The best prompts are arbitrary, like the ancient tradition of Googling “[your name] the hedgehog.” The current iteration of Prompt Twitter feels, well, indulgent on behalf of both the prompters and those supplying answers. Why does the prompter care what a thousand different people have to say? Why does the answerer want to tell a random person when their birthday is? Prompt Twitter is not an entirely new phenomenon. The conversation starter is an old concept, and even web-enabled tweaks have been around for years.

“I’ve asked similar questions in the past,” Gin, a writer whose recent prompt about horror-movie survival took off recently, told me. “A couple years ago I started posting semi-regular Twitter threads with questions ranging from mundane (What’s your favorite food?) to totally absurd (Would you rather be a reverse centaur or a reverse merperson?), just rolling with it.”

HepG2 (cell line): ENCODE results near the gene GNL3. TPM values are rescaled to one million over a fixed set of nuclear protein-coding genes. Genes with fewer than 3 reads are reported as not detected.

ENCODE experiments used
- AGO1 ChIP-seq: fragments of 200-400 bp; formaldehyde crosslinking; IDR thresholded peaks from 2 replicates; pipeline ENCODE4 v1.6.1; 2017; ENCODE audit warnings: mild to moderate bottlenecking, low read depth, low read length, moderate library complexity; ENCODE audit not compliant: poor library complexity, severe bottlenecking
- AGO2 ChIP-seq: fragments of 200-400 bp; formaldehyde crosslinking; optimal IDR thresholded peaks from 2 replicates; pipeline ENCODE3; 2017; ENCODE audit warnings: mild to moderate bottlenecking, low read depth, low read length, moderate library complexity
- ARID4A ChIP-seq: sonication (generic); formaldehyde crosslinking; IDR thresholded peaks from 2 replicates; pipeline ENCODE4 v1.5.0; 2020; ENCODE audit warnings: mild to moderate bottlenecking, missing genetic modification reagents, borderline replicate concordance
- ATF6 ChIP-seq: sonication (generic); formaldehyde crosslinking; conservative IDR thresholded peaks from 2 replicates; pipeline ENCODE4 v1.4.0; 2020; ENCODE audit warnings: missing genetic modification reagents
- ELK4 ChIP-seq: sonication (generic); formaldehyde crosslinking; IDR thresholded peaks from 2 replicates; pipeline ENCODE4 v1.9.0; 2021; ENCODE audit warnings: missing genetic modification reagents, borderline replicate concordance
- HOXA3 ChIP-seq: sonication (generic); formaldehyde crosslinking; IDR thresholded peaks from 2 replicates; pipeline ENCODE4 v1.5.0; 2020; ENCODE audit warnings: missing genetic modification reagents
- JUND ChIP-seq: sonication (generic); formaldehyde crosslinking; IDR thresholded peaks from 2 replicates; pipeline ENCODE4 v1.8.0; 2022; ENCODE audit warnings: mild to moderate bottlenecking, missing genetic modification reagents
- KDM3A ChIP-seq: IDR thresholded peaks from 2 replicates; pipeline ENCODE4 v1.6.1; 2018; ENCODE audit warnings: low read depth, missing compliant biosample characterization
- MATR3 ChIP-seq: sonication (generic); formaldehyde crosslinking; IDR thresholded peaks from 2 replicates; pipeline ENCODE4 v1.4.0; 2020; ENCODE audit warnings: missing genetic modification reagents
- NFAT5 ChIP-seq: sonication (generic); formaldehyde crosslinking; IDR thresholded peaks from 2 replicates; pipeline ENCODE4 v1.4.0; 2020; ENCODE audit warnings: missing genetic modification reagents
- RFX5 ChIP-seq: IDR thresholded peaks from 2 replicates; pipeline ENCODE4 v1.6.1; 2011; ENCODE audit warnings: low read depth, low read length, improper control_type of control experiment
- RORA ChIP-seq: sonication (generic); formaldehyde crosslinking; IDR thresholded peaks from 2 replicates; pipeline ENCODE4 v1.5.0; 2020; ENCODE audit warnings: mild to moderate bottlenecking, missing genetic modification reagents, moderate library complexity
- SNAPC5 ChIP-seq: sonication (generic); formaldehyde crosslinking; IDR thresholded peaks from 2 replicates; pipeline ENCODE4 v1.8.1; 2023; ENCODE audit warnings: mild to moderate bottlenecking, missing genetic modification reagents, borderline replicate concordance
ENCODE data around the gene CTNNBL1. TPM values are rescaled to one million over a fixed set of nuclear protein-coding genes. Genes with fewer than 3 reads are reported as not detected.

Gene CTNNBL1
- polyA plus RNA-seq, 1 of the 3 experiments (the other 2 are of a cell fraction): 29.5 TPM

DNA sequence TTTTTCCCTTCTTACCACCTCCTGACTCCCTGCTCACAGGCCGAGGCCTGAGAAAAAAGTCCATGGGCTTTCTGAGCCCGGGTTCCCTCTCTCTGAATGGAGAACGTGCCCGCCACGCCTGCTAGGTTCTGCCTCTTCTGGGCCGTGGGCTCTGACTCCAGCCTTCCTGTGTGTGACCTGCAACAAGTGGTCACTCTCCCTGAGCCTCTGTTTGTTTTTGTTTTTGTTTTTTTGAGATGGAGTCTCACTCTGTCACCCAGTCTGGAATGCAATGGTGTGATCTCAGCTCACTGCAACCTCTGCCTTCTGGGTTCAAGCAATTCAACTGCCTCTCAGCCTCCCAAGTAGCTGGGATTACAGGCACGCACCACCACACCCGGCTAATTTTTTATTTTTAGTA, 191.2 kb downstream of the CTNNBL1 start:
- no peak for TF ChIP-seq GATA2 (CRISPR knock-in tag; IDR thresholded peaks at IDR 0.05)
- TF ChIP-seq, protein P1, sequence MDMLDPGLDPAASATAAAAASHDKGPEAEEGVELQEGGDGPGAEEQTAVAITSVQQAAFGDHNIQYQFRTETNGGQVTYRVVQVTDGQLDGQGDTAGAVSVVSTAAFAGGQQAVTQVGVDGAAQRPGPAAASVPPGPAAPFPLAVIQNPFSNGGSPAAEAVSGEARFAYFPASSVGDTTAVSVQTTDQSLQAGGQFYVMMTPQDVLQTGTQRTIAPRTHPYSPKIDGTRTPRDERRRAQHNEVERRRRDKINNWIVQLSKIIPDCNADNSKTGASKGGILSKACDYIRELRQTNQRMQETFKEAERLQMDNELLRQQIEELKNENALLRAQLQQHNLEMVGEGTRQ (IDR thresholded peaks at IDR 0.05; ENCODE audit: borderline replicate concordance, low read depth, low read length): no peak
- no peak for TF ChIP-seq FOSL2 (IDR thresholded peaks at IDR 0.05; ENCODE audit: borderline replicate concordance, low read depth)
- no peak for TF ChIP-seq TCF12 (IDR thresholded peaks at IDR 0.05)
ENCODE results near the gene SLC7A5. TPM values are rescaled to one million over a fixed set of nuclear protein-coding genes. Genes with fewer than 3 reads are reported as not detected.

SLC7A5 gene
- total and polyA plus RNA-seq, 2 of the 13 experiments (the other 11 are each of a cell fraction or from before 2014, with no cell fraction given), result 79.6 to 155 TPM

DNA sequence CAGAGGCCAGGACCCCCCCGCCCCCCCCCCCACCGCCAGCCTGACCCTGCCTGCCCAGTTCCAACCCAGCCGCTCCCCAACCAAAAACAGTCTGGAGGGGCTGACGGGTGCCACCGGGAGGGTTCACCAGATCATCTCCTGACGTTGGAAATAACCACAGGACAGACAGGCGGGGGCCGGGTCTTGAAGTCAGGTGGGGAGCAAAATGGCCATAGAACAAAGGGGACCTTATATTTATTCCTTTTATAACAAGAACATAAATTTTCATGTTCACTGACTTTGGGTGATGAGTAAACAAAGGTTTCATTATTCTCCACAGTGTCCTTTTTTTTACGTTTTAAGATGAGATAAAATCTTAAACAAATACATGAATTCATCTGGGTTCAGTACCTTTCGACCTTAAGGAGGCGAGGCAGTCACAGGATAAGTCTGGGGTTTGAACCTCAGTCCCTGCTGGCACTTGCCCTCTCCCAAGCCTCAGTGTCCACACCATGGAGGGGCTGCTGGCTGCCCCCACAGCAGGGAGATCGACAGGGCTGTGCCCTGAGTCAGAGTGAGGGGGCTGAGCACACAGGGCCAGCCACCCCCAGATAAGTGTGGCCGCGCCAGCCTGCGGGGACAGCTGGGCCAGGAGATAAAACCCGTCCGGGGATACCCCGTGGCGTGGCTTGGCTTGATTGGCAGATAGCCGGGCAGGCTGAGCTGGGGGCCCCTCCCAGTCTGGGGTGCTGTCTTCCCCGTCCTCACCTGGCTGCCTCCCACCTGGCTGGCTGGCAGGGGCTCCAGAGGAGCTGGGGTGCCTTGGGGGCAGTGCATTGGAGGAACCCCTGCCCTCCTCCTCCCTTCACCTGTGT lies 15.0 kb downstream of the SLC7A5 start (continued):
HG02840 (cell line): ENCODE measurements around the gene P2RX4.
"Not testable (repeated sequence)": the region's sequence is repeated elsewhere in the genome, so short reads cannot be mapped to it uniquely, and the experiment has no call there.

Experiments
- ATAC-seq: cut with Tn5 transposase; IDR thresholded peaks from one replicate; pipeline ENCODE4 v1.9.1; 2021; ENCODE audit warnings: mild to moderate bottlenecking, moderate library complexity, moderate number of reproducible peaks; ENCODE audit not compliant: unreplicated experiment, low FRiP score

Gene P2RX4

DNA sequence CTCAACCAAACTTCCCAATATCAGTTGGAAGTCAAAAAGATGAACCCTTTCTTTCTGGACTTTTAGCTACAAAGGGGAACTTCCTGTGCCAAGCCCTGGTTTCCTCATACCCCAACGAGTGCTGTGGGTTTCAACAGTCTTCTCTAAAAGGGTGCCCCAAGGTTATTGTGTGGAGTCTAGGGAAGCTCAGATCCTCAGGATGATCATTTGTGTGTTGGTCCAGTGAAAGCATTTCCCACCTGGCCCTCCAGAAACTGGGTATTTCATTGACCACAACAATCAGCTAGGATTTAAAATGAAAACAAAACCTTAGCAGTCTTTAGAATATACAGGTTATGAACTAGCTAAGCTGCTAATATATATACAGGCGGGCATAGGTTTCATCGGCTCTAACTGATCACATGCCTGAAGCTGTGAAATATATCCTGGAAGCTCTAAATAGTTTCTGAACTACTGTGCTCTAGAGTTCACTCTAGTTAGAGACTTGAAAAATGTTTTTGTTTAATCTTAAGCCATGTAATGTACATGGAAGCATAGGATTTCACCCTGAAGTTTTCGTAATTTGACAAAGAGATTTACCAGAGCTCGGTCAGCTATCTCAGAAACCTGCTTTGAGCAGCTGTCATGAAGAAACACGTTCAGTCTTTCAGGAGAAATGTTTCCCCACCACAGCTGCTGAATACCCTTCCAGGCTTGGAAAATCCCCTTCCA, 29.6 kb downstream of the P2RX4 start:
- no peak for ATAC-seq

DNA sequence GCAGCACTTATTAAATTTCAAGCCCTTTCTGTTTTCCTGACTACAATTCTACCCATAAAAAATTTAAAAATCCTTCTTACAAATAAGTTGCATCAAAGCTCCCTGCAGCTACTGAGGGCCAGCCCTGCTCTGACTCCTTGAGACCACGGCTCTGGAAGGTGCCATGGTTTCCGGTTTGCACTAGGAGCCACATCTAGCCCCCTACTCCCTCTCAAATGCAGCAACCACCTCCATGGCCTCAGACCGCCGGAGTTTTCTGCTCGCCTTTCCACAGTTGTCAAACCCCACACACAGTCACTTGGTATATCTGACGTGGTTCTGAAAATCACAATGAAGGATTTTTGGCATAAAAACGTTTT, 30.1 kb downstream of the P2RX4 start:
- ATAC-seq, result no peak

The engagement that these types of tweets generate both snowballs and cobwebs. The more people who like and reply and retweet and quote-tweet tem, the bigger they get, the further up in each algorithmically generated feed they get placed. But the quote-tweet mechanism also means that each person who answers a prompt becomes a new Patient Zero in their own thread, with their own followers, spawning countless arguments and affirmations.

Prompt Twiter is mostly harmless, but it also feels hollow. It’s really about creating a chance to talk about yourself by pretending to respond to someone else. Asked if he actually cared about anyone’s replies to his prompt, journalist Joey D’Urso said, “To tell the truth, not really. It was interesting to observe how very few of the people doing it got any likes or retweets — [Twitter is] just far more interesting when you’re talking about yourself.”